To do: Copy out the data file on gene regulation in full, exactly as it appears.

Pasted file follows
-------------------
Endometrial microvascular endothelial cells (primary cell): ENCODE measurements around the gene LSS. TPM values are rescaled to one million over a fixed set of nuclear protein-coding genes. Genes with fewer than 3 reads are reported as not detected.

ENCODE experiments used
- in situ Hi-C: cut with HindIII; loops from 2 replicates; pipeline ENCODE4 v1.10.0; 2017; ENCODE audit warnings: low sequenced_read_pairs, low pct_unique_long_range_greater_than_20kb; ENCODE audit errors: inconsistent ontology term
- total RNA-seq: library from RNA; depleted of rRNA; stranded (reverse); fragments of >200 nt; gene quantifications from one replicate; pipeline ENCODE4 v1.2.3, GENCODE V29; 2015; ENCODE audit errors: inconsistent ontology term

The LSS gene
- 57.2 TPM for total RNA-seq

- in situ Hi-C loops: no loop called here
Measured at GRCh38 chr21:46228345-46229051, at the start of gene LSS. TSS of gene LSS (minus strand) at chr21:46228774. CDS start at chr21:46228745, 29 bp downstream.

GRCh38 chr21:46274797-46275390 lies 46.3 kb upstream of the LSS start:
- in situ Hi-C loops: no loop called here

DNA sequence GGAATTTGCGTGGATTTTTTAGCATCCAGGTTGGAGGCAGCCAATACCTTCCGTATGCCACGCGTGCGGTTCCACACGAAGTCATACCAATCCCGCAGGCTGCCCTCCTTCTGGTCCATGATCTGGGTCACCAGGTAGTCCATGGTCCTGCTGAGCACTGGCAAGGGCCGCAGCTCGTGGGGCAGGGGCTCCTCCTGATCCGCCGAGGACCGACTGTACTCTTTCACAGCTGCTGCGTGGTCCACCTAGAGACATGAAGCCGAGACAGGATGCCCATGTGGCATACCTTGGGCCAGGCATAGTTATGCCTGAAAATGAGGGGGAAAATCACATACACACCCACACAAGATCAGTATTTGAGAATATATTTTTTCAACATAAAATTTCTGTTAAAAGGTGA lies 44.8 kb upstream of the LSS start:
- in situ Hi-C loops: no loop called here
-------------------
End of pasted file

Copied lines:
Endometrial microvascular endothelial cells (primary cell): ENCODE measurements around the gene LSS. TPM values are rescaled to one million over a fixed set of nuclear protein-coding genes. Genes with fewer than 3 reads are reported as not detected.

ENCODE experiments used
- in situ Hi-C: cut with HindIII; loops from 2 replicates; pipeline ENCODE4 v1.10.0; 2017; ENCODE audit warnings: low sequenced_read_pairs, low pct_unique_long_range_greater_than_20kb; ENCODE audit errors: inconsistent ontology term
- total RNA-seq: library from RNA; depleted of rRNA; stranded (reverse); fragments of >200 nt; gene quantifications from one replicate; pipeline ENCODE4 v1.2.3, GENCODE V29; 2015; ENCODE audit errors: inconsistent ontology term

The LSS gene
- 57.2 TPM for total RNA-seq

- in situ Hi-C loops: no loop called here
Measured at GRCh38 chr21:46228345-46229051, at the start of gene LSS. TSS of gene LSS (minus strand) at chr21:46228774. CDS start at chr21:46228745, 29 bp downstream.

GRCh38 chr21:46274797-46275390 lies 46.3 kb upstream of the LSS start:
- in situ Hi-C loops: no loop called here

DNA sequence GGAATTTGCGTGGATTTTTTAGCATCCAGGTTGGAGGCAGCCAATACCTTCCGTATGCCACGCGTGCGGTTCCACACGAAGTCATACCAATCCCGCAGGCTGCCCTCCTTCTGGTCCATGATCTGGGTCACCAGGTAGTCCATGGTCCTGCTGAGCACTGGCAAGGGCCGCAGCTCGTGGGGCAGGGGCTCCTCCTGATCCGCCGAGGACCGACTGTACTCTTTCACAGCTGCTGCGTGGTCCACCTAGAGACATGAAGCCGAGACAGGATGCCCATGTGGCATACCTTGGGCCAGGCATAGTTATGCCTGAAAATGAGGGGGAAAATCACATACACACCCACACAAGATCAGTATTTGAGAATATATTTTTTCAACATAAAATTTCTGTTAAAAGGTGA lies 44.8 kb upstream of the LSS start:
- in situ Hi-C loops: no loop called here